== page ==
Second robot improves robotic prostate surgery

Johns Hopkins researchers have developed a new technique that may improve robotic prostate surgery by using a second robot for taking three-dimensional ultrasound images of the prostate and surrounding structures during the procedure.

These images can potentially help surgeons avoid damage to the neurovascular bundle (NVB), a collection of blood vessels and nerves necessary for achieving erection, the researchers say.

Overlying connective tissue or blood can obscure the NVB during radical prostatectomy, increasing the chance that surgeons will inadvertently damage it. Researchers at other institutions have sought to image the prostate during nonrobotic laparoscopic prostatectomy, with a radiologist performing a transrectal ultrasound to better identify the NVB while a surgeon operates. However, this separation of duties can make it cumbersome for surgeons to get the precise images they need. Additionally, this technique can't be done during robotic surgeries, which don't afford enough space for radiologists to maneuver.

To solve these problems, Hopkins engineers led by Dan Stoianovici, Ph.D., from the Urology Robotics Laboratory developed a compact robot that holds and moves the ultrasound probe remotely, allowing a surgeon to precisely control its position with a joystick. A pilot study of three patients who underwent robotic radical prostatectomy showed that the second robot provides surgeons real-time images that incorporate the position of the surgical robot and could allow them to better avoid the NVB. Using the second robot proved safe, producing no complications in these patients, and showed that three-dimensional imaging of the prostate and NVB was possible.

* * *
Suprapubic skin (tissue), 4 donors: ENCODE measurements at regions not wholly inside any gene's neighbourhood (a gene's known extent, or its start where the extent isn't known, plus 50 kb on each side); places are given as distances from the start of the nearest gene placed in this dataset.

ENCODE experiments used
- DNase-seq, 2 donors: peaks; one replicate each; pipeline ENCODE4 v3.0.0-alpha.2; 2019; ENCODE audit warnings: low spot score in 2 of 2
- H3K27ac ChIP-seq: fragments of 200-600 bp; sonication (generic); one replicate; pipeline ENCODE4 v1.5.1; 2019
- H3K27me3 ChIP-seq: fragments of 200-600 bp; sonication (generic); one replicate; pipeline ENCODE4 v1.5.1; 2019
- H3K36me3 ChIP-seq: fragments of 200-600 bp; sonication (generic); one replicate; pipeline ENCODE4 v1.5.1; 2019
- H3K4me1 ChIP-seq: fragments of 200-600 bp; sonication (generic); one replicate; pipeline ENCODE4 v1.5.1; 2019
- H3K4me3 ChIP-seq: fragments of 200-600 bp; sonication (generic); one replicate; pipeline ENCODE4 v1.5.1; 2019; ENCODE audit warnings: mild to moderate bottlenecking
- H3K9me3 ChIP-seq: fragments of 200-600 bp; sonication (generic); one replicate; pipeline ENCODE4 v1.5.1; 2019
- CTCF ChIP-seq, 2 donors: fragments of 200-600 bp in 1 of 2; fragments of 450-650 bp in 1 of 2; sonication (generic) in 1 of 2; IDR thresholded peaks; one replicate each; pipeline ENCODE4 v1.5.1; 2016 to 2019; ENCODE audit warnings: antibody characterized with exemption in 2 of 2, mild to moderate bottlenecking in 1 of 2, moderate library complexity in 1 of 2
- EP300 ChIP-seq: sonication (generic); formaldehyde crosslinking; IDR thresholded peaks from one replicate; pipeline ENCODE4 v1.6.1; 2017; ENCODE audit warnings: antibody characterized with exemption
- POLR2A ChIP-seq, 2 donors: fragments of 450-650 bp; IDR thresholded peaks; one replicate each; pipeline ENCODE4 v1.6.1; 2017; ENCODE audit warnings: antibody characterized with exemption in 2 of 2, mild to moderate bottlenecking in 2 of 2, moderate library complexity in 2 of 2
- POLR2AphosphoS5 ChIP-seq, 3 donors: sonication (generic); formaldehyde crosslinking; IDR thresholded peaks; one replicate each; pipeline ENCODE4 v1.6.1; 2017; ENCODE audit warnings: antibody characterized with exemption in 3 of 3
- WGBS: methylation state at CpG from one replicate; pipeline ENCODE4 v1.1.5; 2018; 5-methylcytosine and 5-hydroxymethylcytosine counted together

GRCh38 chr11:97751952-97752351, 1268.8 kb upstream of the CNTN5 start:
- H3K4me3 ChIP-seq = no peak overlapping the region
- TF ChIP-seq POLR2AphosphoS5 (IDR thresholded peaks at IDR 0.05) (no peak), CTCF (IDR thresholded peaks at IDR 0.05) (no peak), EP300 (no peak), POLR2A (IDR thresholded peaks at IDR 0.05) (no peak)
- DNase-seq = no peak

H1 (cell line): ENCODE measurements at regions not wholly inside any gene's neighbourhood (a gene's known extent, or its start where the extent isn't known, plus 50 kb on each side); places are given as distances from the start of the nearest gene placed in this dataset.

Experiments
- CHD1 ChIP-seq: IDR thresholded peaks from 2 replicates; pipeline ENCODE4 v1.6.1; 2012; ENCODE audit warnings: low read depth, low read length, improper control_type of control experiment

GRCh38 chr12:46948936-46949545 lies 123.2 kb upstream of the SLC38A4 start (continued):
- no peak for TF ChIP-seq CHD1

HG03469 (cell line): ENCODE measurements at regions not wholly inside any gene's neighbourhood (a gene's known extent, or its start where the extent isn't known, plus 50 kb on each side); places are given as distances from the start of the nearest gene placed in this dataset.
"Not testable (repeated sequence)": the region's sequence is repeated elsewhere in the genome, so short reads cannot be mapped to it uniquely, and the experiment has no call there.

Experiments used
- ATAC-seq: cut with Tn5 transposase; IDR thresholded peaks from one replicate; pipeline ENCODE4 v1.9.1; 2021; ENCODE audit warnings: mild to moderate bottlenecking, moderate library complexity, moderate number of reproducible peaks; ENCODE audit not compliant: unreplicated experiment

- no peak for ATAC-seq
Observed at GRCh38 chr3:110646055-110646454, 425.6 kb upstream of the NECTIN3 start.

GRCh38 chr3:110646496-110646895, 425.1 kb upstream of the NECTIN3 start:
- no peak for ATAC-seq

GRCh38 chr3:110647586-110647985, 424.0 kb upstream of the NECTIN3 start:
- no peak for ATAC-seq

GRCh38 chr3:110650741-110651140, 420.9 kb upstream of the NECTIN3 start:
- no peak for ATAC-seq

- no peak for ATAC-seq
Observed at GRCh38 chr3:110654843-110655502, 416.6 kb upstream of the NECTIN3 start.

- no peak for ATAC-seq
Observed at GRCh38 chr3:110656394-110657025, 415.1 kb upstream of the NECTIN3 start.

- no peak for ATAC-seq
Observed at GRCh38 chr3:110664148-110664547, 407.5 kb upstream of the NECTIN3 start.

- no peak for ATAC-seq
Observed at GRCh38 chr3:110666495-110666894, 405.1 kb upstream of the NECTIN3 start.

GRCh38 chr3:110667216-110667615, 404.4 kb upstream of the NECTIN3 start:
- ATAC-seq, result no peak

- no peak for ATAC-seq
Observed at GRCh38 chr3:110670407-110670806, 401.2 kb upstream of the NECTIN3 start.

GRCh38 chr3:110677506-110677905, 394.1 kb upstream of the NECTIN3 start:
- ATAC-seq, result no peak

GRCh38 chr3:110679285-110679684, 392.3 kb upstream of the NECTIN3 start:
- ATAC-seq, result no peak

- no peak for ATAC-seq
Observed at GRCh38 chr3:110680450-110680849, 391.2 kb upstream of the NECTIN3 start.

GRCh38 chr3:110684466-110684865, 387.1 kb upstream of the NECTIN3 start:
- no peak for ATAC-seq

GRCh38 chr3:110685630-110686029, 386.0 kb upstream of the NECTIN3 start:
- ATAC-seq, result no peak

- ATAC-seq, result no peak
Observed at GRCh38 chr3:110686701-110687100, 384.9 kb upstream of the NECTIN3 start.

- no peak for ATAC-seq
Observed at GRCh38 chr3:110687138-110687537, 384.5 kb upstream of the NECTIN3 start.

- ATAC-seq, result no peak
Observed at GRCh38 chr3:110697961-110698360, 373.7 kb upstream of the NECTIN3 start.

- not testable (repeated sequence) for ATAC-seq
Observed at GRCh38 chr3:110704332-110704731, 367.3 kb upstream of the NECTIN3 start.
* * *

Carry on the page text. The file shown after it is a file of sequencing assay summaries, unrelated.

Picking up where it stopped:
Misop Han, M.D., an associate professor in the Department of Urology at the Johns Hopkins University School of Medicine and the study leader, says he and his colleagues plan to test this technology in a larger group of prostatectomy patients. "We're hoping to continue to refine the images we generate during surgery to ultimately better preserve sexual function," Han says.

By Johns Hopkins Medical Institutions

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